This page shows sample summaries of research reports from Historicalfic: Historical Research for Fiction Writers. (The actual reports would be e-mailed separately from the summaries.) Every report is custom-designed to fit the research needs and budget of the writer, so if you don't find the type of report here that you're interested in, just contact Historicalfic to enquire further.
Story's genre: Alternate history.
Setting: Frederick, Maryland, during the first decade or two of the twentieth century.
Type of research: Digital research. Exclude subscription databases.
File e-mailed separately. Researcher's summary:
Frederick did indeed have a candy store at the beginning of the twentieth century: Dutrow Confectionery at 31 Market Street. I've found an article reproducing a 1901 advertisement that lists some of the candies the shop carried. The article also reproduces a photo of the shop's soda fountain. Elsewhere, I was able to find historical photos showing candies in the shop windows at Christmas and Easter, as well as turn-of-the-century maps showing the location of the shop. See the attached page.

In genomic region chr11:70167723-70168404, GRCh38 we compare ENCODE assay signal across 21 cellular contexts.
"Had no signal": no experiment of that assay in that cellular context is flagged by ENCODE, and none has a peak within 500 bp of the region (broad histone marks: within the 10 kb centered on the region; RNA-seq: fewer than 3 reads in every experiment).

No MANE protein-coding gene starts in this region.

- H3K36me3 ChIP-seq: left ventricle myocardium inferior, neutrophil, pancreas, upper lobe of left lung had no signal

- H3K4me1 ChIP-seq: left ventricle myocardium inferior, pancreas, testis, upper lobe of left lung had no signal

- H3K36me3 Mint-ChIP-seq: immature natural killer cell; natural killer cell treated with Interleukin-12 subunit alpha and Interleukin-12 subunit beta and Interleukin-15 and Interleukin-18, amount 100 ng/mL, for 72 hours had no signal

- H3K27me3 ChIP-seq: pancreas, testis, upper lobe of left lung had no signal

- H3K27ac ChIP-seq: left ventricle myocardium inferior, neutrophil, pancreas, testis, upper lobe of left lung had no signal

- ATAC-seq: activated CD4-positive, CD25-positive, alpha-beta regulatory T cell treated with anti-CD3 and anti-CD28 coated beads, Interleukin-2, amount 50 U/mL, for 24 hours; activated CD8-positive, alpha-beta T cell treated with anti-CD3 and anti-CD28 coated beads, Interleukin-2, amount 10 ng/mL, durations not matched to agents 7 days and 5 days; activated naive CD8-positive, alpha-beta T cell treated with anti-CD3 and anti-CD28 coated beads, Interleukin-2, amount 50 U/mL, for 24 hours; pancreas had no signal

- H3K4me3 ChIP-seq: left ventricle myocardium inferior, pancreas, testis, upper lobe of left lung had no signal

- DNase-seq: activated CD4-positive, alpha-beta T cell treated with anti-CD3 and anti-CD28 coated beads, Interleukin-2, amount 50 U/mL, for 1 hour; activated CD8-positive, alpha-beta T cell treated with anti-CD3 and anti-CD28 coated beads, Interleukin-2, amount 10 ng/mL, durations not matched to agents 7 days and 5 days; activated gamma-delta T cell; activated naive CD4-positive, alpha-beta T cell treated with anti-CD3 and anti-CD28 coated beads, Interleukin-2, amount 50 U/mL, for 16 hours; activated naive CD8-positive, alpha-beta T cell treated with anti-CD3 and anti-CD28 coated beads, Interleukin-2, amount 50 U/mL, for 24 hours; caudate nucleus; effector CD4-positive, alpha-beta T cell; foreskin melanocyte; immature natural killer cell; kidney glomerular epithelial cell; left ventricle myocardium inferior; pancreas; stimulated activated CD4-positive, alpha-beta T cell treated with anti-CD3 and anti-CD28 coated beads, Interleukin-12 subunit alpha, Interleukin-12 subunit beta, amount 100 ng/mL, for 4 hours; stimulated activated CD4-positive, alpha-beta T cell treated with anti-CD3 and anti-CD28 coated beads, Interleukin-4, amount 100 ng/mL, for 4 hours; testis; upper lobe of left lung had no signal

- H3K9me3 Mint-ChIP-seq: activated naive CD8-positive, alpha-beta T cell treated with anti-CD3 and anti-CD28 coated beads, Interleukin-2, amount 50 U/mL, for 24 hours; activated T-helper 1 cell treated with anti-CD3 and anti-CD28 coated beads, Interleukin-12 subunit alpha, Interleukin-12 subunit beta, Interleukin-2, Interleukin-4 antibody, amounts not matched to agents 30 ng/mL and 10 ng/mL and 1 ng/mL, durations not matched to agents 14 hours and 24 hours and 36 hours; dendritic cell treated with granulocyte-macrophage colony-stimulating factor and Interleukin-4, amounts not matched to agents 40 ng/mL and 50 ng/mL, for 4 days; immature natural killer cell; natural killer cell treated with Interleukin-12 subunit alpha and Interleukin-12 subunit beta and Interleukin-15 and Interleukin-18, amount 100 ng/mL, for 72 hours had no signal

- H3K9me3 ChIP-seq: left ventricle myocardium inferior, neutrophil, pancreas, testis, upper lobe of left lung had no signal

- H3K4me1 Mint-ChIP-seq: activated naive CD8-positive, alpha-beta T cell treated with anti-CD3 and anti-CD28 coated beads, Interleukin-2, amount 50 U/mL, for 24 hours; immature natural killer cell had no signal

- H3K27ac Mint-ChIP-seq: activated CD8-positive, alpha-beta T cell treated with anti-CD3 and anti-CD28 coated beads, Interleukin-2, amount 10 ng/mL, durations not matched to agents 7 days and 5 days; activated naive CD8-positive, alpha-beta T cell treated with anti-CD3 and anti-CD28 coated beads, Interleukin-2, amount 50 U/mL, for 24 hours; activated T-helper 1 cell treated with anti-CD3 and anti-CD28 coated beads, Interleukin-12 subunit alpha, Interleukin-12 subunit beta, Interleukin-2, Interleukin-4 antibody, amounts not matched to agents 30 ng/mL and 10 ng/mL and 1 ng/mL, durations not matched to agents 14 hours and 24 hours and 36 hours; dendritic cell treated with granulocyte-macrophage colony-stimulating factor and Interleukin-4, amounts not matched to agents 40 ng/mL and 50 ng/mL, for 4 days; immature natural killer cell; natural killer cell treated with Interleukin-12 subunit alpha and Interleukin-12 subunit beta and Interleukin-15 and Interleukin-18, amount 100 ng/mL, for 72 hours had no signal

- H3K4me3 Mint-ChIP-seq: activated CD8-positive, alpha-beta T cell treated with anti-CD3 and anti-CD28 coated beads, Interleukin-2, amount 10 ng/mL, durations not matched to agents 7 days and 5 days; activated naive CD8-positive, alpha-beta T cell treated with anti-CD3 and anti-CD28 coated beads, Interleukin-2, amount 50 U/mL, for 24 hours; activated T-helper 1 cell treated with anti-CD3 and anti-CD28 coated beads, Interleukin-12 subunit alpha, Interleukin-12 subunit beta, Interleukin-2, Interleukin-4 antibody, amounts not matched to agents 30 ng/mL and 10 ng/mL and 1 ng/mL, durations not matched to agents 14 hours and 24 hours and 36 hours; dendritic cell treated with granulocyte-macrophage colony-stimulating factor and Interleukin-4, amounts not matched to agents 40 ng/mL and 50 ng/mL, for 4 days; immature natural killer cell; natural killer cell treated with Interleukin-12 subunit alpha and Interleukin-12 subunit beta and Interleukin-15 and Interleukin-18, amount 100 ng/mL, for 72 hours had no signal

If there are any particular aspects of the shop that you'd like to know more about – the owner, the shop's activities, and so forth – I can do my best to find out more. I have access, through a subscription database, to issues of a Frederick newspaper between 1910 and 1913; there's a good chance the newspaper will have references to Dutrow's (which stayed in business till 1915). Another subscription database I have access to holds a 1915 business directory from Frederick County that may or may not include an ad from Dutrow's. The free web is also likely to have more information on Dutrow's than I've turned up during this short search, though I think I've found all the references on the free web to the candy at Dutrow's.